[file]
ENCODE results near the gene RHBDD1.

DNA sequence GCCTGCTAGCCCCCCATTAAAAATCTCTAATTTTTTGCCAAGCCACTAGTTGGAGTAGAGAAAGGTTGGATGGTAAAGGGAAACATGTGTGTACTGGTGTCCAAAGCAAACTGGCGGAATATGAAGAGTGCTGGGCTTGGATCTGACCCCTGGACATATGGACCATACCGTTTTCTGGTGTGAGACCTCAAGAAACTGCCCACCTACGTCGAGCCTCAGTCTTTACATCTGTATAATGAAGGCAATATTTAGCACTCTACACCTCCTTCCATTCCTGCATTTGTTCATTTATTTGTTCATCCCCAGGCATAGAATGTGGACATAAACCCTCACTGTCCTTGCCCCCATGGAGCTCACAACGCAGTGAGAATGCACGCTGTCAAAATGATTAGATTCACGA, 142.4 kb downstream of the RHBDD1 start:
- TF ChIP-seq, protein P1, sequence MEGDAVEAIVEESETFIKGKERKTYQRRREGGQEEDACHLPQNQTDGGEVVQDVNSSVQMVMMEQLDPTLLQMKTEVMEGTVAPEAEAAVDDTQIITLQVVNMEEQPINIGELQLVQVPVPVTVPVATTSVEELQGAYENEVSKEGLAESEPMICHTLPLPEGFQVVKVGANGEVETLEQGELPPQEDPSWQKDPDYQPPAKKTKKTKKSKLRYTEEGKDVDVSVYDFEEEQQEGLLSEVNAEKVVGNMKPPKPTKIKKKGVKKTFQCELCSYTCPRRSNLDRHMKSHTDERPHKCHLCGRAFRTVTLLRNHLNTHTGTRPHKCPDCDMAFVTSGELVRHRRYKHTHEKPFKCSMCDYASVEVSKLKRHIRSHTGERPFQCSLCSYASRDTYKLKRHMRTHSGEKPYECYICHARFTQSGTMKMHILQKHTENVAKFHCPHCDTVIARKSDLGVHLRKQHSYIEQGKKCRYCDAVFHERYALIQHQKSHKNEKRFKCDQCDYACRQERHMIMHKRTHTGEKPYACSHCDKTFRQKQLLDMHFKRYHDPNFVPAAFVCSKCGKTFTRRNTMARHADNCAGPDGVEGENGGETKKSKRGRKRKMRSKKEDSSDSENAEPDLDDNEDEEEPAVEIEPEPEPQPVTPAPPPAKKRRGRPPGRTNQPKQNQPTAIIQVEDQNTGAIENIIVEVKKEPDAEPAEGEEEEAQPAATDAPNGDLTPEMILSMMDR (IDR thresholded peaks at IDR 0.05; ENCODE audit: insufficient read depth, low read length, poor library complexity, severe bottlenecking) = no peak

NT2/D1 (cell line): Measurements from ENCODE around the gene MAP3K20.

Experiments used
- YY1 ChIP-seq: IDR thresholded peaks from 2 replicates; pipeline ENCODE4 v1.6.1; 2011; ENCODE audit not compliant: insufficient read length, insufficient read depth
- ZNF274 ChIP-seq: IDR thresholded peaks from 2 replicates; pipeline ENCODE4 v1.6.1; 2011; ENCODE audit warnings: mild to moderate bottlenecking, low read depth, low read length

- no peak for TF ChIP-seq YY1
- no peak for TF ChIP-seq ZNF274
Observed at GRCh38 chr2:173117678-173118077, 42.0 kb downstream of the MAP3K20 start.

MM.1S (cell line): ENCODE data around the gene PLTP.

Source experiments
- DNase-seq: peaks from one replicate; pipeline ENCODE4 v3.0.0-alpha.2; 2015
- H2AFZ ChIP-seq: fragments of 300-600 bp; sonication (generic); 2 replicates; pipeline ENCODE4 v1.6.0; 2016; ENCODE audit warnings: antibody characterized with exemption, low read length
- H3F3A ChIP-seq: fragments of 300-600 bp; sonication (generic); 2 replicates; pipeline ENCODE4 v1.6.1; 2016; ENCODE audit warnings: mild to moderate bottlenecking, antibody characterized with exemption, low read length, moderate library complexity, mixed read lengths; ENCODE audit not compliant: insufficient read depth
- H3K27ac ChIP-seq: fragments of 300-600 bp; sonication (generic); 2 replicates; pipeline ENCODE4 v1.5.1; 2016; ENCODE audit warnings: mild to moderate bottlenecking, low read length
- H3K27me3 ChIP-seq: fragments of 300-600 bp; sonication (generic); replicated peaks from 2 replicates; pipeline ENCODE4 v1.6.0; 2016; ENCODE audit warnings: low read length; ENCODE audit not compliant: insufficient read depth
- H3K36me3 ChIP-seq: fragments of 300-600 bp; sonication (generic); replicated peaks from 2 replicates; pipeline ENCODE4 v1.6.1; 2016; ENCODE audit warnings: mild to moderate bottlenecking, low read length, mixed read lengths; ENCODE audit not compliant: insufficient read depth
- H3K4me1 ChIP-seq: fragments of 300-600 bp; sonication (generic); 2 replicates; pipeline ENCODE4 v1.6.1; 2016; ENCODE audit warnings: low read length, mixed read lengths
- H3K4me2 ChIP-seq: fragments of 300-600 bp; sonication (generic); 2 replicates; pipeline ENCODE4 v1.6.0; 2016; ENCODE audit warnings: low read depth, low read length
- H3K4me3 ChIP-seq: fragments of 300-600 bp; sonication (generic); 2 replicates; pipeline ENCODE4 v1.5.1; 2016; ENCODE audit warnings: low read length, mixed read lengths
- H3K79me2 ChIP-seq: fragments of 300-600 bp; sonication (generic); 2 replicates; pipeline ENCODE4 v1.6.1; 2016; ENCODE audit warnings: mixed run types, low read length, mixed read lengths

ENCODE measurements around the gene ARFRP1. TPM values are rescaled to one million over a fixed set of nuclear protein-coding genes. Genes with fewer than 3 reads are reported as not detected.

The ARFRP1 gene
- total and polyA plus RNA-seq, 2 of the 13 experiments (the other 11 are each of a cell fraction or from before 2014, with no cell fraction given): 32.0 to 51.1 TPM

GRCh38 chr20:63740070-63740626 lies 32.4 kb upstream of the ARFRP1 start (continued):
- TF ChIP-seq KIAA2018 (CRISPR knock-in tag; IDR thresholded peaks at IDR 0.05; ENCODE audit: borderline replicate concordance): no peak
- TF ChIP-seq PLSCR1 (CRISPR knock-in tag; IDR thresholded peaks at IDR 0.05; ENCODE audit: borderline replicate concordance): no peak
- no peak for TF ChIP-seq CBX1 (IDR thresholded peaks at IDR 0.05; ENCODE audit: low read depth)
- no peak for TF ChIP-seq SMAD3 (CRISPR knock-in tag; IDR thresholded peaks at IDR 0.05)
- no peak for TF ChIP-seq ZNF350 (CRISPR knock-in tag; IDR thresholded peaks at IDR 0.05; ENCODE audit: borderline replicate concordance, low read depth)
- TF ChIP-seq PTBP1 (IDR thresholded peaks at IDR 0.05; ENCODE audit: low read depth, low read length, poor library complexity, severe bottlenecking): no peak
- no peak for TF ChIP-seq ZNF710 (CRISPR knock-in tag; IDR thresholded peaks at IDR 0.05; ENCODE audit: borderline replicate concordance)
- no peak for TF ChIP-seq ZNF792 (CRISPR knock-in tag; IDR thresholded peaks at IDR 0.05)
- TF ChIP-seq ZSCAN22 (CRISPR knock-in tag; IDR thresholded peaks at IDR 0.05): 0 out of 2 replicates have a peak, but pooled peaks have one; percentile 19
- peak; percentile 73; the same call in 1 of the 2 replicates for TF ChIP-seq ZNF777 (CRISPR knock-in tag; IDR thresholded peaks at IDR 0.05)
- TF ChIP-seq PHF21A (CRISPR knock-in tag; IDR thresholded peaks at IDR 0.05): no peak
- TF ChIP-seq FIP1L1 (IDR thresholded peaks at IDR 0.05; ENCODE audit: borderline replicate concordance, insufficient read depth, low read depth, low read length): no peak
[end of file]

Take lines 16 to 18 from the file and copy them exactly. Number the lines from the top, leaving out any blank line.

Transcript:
- H3K27ac ChIP-seq: fragments of 300-600 bp; sonication (generic); 2 replicates; pipeline ENCODE4 v1.5.1; 2016; ENCODE audit warnings: mild to moderate bottlenecking, low read length
- H3K27me3 ChIP-seq: fragments of 300-600 bp; sonication (generic); replicated peaks from 2 replicates; pipeline ENCODE4 v1.6.0; 2016; ENCODE audit warnings: low read length; ENCODE audit not compliant: insufficient read depth
- H3K36me3 ChIP-seq: fragments of 300-600 bp; sonication (generic); replicated peaks from 2 replicates; pipeline ENCODE4 v1.6.1; 2016; ENCODE audit warnings: mild to moderate bottlenecking, low read length, mixed read lengths; ENCODE audit not compliant: insufficient read depth